St. Catherine's   1847, August 26

Before dinner we walked to the Craig & as we did not find Miss Pasley at home we stopped at Milnbeck & paid the Miss Watsons a visit. After dinner Papa, Lucy & Mary rode to Rydal Mount & paid a long visit to Mr. & Mrs. Wordsworth & saw no end of gaieties on the road. People innumerable, cannons firing &c &c for no apparent reason. Johnny & I sat in the ..ood(?) reading & working.

St. Catherine's   1847, August 27

Mrs. Anfrère called. In the evening we took a walk down to the uninhabited bobbin mill. Found it was haunted in the most fearful way. Agreed we should none of us like to go there on “a dark night, all by ourself & nobody wi us” at least if we did not know the cause, which we found to be one enormous wheel which is still turned by the stream & rocades(?) the most frightful groans & shrieks imaginable; from want of oiling I suppose. The stiles and gates are made up with thorn brambles & the bridges broken in many places & completely rotten every where & the paths untrodden & the whole plan looks completely deserted & fit for ghosts.

St. Catherine's   1847, August 28

Mary & I sketched. Papa, Lucy & John made an attempt to go up Hill Bell, but did not succeed on account of the bogs. In the afternoon we went along the Bowness road & watched a most lovely sunset from Miller Ground Terrace. Coming home met Daniel Page going to a meeting of Odd Fellows & thought he must be the oddest of all.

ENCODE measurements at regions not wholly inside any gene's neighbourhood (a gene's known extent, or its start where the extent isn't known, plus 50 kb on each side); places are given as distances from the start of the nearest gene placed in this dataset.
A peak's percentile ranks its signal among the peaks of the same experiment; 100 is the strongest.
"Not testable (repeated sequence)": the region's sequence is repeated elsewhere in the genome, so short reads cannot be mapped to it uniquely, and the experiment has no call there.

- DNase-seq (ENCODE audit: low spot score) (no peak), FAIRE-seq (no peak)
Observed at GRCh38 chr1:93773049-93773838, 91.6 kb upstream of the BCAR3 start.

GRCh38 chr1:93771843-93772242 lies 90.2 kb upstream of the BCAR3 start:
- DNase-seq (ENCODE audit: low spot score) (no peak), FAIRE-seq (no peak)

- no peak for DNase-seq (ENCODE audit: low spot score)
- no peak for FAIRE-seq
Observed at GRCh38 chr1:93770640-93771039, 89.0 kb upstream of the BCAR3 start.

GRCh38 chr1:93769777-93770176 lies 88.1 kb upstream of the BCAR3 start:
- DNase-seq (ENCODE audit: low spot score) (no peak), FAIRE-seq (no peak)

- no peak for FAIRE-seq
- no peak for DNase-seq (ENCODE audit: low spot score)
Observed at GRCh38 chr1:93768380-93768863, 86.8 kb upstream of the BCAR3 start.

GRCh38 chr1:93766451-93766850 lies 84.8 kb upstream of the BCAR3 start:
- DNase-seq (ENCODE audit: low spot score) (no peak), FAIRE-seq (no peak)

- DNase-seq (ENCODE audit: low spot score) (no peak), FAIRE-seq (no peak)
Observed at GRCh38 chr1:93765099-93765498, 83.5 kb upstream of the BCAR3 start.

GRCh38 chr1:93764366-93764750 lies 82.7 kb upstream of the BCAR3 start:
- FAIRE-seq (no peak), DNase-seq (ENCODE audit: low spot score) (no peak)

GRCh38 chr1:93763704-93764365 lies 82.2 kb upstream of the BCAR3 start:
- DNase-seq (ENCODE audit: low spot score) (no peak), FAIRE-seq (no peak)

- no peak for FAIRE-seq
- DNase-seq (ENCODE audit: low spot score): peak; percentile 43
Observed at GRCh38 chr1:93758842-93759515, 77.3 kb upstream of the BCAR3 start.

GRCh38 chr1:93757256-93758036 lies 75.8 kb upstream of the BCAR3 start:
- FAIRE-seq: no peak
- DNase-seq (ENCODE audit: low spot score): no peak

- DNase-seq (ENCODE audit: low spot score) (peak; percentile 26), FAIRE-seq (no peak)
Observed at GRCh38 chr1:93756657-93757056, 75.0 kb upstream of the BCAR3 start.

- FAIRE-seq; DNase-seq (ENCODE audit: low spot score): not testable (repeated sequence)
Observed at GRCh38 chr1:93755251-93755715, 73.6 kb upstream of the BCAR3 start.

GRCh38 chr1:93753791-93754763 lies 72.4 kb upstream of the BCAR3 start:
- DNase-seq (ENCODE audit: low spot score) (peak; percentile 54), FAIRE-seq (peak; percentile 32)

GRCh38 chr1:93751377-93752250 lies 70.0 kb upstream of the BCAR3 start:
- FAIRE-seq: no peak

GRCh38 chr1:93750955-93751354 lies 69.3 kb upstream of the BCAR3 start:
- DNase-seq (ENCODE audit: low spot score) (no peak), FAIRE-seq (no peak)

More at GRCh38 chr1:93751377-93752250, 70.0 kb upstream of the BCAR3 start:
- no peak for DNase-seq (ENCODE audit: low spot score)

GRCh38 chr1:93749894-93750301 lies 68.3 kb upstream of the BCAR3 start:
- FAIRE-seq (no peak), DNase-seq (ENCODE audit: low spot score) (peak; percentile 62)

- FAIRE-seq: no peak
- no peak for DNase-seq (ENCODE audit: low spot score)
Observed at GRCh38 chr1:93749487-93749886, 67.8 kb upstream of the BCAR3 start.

St. Catherine's   1847, August 29

Sunday. A very fine day. We went to Milnbeck. On our way home had an absurd chat. Asked them to Weston, hope they'll come. It would be great fun. Papa, John & I walked home, the others went in the carriage. We met Mr. Luther Watson. In the evening watched another lovely sunset. John went to evening service at Bowness.

St. Catherine's   1847, August 30

A dull day. Rained in the afternoon. Papa & John walked in the evening to Bowness to see if the Murrays had come back from Keswick & found them. They are going by the same train as we do tomorrow.

Weston   1847, August 31

Weston. Up at ½past 5. Breakfast at ½past 6. At the station at ½past 7. Found the Murrays just arrived then too & who in the world but Charles Bagot & John Puget Esqrs. We & the Murrays divided as fas as Warrington where they got off to pay a visit at Tatton. We got off at Stafford when carriages & horses came to meet us. I had a bad headache & cold at night.